Rideshare companies’ big pitch has always been about efficiency. Cities, the argument goes, would reap the benefits of fewer cars on the roads. Fewer greenhouse gas emissions and air pollution along with less congestion, the rare triple win.
A new study shows the fallacy of that argument, revealing that rideshare giants are actually costing us an estimated 32−37 cents in “external costs” from congestion, car wrecks, carbon pollution, and even noise.
The research, published last week in Environmental Science & Technology, uses a mix of data from six rideshare markets and modeling to gauge the impact of rideshare vehicles versus personal ones. The study, authored by scientists at Carnegie Mellon, boiled down the costs of each type of transport into a few buckets that include air pollution, greenhouse gas pollution, congestion, noise, and crashes.
Of the greenhouse gas and pollution emissions, they break it down even further to look at the differences in cold starts and operating. That’s because rideshares are basically in motion or have the engine running for most of a shift, even if passengers aren’t present. (This is known as “deadheading,” which the study is sure to note, proving those transit bonafides.) In comparison, people driving their own cars will stop for errands, work, and whatnot, resulting in more cold starts, which are associated with higher air pollution.
The results show that rideshares are at least helping cut back on air pollution thanks to the deadheading. But that’s where the benefits end. All that driving, even in relatively newer rideshare vehicles that the study accounts for, still results in greenhouse gas emissions that are about 20% higher than non-rideshare drivers. All told, those emissions create 8 cents in external costs per ride.
The congestion, noise, and crashes are where the toll of rideshares really adds up. Each rideshare externalizes about $1 per trip of traffic-related damage compared to 60 cents for private vehicle rides. All told, rideshare trips cost society between 32 and 37 cents per trip compared to personal vehicles.
Other studies have similarly cast doubt on rideshare companies’ promises. An MIT study published earlier this year surveyed traffic data from 44 metropolitan cities where Uber and Lyft are zooming around. The results show traffic increased by nearly 1% in those cities while the duration of traffic jams increased about 4.5% overall. And those traffic jams aren’t just a minor annoyance when you’re trying to get to dinner; they cost tens of billions of dollars in wasted fuel and lost productivity each year. Other research has shown that rideshares are associated with an increase in traffic-related fatalities.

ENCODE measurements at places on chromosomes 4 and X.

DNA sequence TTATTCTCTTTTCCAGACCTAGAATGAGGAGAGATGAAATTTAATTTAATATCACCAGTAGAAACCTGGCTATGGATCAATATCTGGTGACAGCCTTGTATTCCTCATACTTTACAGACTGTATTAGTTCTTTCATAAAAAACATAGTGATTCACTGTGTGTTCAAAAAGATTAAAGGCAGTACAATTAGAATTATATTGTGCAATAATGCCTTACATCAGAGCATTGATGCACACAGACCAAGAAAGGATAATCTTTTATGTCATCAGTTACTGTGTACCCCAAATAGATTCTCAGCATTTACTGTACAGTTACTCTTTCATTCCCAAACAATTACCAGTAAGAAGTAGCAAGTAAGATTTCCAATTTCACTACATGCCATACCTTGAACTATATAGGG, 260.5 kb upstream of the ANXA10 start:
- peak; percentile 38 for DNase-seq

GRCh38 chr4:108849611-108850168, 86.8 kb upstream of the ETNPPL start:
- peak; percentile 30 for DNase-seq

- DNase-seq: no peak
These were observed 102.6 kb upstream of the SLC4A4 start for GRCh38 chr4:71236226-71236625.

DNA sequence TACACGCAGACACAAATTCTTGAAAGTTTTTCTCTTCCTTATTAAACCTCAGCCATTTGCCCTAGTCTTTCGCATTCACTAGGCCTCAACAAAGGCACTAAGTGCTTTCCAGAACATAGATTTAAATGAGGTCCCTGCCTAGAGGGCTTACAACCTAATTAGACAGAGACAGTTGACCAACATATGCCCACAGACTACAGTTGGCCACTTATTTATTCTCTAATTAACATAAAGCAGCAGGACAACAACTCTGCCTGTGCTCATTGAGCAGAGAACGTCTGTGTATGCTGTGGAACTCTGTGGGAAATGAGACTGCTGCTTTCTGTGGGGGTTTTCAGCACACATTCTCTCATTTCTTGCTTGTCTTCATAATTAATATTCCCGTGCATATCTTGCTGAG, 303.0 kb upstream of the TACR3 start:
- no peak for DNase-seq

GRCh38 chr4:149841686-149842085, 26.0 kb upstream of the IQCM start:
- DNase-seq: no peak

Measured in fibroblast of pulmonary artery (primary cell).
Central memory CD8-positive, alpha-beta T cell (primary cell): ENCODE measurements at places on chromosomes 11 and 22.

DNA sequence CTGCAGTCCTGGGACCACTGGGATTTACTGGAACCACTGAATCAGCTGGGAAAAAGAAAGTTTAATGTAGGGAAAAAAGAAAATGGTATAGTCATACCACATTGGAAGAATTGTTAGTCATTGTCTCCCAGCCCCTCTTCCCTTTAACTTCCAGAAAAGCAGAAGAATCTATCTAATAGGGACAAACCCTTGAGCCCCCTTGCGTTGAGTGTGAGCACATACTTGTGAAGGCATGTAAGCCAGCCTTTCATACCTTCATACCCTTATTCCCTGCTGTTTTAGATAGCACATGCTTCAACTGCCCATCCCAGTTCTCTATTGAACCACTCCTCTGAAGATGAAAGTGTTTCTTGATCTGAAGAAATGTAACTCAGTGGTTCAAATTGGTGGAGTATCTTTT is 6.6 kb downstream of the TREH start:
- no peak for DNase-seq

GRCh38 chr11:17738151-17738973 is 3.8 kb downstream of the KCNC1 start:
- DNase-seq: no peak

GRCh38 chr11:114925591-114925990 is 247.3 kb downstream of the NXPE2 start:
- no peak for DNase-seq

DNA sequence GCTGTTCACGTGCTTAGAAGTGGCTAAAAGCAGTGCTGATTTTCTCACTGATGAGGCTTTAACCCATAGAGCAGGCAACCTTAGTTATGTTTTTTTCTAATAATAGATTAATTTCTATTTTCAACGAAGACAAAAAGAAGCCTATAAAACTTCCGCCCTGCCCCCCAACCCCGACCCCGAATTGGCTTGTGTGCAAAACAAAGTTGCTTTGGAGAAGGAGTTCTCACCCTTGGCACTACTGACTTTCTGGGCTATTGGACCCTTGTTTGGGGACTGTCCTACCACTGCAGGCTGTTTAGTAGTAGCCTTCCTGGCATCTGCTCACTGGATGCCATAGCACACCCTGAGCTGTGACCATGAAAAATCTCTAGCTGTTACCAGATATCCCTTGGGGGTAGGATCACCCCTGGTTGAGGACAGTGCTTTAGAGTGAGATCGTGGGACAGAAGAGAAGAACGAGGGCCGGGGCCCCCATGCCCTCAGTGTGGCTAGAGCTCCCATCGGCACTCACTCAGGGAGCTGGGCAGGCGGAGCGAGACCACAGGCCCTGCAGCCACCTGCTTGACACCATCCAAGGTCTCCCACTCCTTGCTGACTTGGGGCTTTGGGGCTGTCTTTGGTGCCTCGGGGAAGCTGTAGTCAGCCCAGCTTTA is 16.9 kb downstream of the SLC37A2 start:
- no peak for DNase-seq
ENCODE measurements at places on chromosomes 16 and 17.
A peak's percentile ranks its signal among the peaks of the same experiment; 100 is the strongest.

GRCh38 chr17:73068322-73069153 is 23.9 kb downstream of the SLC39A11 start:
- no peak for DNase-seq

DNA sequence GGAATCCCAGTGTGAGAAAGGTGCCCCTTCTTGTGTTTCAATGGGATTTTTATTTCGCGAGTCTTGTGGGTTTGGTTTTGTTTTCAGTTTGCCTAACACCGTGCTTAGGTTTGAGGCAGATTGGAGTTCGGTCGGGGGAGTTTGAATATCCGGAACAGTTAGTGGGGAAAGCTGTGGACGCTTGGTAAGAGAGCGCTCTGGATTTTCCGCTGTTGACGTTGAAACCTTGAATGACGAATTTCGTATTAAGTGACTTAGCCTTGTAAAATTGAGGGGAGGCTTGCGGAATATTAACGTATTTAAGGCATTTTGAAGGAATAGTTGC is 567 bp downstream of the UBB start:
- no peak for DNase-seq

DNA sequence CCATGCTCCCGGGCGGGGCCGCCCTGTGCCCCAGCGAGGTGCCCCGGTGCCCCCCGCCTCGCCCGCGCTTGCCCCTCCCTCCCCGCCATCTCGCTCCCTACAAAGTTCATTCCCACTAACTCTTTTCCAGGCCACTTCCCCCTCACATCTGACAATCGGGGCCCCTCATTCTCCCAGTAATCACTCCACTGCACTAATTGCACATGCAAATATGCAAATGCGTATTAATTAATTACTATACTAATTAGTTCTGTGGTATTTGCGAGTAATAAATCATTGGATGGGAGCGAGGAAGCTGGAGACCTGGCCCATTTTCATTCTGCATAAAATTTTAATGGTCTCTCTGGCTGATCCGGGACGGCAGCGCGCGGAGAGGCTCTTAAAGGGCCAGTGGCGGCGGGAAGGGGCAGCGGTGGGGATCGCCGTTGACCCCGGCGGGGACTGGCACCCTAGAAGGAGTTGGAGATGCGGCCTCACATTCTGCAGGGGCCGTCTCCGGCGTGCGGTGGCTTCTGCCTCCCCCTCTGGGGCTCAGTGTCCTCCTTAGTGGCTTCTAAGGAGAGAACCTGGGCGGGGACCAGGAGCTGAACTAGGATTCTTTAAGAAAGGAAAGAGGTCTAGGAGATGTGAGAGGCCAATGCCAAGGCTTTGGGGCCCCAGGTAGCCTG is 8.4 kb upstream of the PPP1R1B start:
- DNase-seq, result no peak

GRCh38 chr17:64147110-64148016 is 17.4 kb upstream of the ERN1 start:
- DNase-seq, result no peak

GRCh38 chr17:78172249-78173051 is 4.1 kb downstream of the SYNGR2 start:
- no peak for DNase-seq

The externalities in the new paper are even worse when comparing rideshares to other forms of transit. Each rideshare trip imposed $1.20 in societal costs compared to walking and biking and 85 cents compared to taking public transit. All told, that really speaks to the reality that the best way to reduce the toll of transportation is to cut it out with the whole cars thing. Transportation is the single biggest slice of the American greenhouse gas emissions pie.
The new research makes it clear rideshares aren’t going to help mitigate the damage (and in fact, are making it worse). What’s needed for cities is a holistic approach to transit that prioritizes low- and no-carbon transportation. Turning roads over to people rather than cars and improving access and reliability for public transit will come with major benefits to the climate and also quality life. (Softly whispers: Maybe also ban cars.)
The pandemic drove rideshare trips down in 2020. But even so, those record lows still amounted to millions of rides taken across the country. The new study makes it clear any rebound will come with grave consequences to the climate. And a whole lot of noise and congestion to boot.